Are you ready to get your vegetable garden started? There’s nothing quite like growing fruit and vegetables yourself.
You might have a tiny patch in your garden where you grow a few vegetables to supplement your groceries, or you might have an entire homestead or even farm to run.
Even if you live in an urban area with no outdoor space, you can still keep a herb garden on your windowsill, which allows you to add some freshness to every meal.
However, it’s not always easy to get your vegetable garden started. If you’re just starting a garden, you might feel overwhelmed by the amount of work ahead of you and the initial financial cost.
If you don’t know what you’re doing, you might waste hours of work and some money and not even see a single clove of garlic for your efforts. However, when it does work, it’s more than worth the effort and you’ll soon see the savings from your weekly shop.
First, you need to decide on what you’ll grow and where. Your climate will also determine how well things will grow, as will the time of year.
Use a seasonal produce guide to figure out when you can plant, but remember to bear in mind your climate. You can’t grow all of the same crops in Minnesota as you can in Florida, and vice versa.
Once you know what you can grow, you need to figure out where you can plant them. Some people like to draw out their plans, working out what space they have available and where they can fit their plots.
Vegetables need a lot of sunlight, so pick a sunny spot to get your vegetable garden started. While weeds are generally your enemy, a lot of weeds can indicate fairly fertile land, although it’ll take more work to clear it.
Get the Right Tools & Supplies
Now, you need to stock up before you get your vegetable garden started. You will need tools, both for preparing the area and for keeping your plants going. If you have a lot of land, you may need machinery to clear your fields. Otherwise, you should start with at least a shovel, a garden fork, and a trowel.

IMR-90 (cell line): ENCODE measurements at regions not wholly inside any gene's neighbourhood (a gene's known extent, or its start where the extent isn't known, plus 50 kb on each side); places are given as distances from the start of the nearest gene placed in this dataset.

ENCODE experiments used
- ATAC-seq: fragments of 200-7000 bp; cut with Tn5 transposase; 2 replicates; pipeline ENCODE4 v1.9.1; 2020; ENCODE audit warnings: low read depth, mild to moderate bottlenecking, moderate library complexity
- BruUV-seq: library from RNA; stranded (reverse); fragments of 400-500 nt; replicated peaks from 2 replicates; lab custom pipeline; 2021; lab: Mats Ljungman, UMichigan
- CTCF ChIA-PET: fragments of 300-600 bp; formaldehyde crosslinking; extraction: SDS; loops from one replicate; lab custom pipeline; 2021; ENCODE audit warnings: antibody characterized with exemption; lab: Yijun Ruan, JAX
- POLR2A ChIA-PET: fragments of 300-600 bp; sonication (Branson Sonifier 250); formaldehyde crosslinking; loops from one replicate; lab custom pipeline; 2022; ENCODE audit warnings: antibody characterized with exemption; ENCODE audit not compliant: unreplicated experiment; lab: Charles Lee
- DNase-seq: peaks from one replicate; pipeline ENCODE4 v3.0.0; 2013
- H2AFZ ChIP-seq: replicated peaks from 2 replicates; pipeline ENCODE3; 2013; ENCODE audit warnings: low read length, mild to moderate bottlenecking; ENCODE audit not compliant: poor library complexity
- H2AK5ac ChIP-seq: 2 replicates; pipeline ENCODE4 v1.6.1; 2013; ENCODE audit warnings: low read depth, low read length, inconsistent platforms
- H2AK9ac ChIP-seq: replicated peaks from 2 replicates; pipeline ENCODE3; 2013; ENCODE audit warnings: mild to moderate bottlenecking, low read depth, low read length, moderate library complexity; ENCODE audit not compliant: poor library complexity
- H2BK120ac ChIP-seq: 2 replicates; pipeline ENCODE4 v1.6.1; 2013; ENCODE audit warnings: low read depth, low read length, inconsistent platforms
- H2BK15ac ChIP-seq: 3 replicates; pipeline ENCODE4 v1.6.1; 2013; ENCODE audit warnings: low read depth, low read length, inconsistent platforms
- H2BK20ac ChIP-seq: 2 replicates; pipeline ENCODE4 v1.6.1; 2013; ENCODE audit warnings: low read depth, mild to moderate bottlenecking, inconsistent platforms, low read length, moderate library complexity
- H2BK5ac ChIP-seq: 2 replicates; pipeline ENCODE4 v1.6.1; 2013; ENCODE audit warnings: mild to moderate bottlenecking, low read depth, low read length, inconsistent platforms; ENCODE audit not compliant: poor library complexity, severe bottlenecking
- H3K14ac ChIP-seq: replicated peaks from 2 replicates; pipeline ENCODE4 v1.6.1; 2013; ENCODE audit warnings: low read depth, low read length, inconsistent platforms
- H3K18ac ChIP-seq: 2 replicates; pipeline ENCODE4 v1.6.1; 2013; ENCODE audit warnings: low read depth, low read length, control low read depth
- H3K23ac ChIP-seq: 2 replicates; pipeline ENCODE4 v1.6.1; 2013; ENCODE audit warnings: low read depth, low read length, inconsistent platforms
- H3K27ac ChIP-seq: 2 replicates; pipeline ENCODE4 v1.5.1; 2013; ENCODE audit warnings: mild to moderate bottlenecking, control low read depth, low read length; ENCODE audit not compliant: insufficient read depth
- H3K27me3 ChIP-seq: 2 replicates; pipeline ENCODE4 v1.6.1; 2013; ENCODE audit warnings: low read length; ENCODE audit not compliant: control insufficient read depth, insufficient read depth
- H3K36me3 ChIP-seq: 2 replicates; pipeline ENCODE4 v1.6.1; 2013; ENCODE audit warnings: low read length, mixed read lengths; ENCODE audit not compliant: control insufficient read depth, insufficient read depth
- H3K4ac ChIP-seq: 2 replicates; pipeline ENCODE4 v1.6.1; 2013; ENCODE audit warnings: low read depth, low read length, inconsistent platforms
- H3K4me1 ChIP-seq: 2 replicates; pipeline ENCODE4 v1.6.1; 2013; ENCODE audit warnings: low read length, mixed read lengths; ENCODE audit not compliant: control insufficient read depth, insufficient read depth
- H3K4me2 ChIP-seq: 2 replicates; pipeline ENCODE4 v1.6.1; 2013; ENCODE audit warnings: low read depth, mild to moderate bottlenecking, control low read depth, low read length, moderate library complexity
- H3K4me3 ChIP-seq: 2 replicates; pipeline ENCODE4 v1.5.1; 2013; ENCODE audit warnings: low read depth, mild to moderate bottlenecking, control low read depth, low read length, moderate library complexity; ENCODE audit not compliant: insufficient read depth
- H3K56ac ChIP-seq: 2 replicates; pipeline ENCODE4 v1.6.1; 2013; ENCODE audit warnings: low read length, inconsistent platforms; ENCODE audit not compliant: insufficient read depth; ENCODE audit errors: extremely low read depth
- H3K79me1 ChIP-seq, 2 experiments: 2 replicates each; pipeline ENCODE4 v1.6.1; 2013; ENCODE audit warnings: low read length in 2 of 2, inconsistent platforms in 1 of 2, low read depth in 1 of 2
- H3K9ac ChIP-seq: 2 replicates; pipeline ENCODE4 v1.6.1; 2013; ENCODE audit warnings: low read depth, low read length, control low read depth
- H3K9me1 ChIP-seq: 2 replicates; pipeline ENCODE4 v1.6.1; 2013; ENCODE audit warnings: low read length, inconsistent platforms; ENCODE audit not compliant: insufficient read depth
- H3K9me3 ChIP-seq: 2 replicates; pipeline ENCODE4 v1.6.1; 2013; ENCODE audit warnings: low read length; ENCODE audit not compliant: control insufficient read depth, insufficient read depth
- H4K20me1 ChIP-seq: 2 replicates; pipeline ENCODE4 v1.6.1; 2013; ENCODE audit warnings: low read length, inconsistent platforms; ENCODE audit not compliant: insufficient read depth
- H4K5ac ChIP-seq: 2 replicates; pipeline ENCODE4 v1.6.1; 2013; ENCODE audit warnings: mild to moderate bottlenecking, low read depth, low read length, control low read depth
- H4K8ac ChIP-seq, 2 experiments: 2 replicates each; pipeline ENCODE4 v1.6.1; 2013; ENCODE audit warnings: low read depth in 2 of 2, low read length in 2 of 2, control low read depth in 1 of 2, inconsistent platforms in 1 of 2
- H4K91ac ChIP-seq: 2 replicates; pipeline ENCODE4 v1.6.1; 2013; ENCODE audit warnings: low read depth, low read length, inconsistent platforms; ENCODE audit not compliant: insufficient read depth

However, you might find a dutch hoe very useful for digging over plots, and a ground rake is good for leveling soil. Finally, more overgrown gardens may call for a strimmer or even a machete.
You’ll also need a way to water and harvest your plants. A watering can or hose, when combined with a nearby water source will work, as will an irrigation system. You’ll need secateurs to harvest any produce that you can’t just pull up.
You will also need some supplies to make sure that your soil is ready for planting. A wholesale fertilizer distributor can help you increase the fertility of a lot of soil, which will improve the yield of your harvest.
Clear and Prepare the Area
You can do this at any time, but it’s best to clear your plots in spring or fall. In winter. The ground may be semi-frozen and hard to work with. But in summer, the weeds will likely be difficult to cut back and you’ll get easily overheated.
Dig over any plots and mark them with borders (wood or stone work well). If you don’t want to plant yet, cover the soil so fewer weeds crop up. Fertilize your soil to help whatever you plant in there. This way it is ready when you are reagy to get your vegetable garden started.
Plant and Pay Attention
Once the plot is ready, you just have to plant. Follow the instructions on your seed packet, as different plants need different amounts of space.
Crowding your plants can wreck your yield. But if you spread them too far, you’re just wasting space. Keep the care instructions with you when youe get your vegetable garden started.
When plants grow, they do the hard work themselves. But it’s up to you to keep them healthy. Water them according to their needs and feed them. Get rid of any weeds quickly as they compete for space and nutrients.
You should be able to pull small weeds out. You should look out for other pests as well, like insects.
This is where your hard work finally pays off. Different plants have different growing times. You should be able to tell when they’re ready to harvest.
If you’re growing leafy greens, don’t take everything at once, as you risk killing the plant. Otherwise, feel free to take fruit or vegetables when they’re ready.
Once you’ve sampled your first fresh harvest, you’ll understand why so many people like to grow their own fruits and vegetables.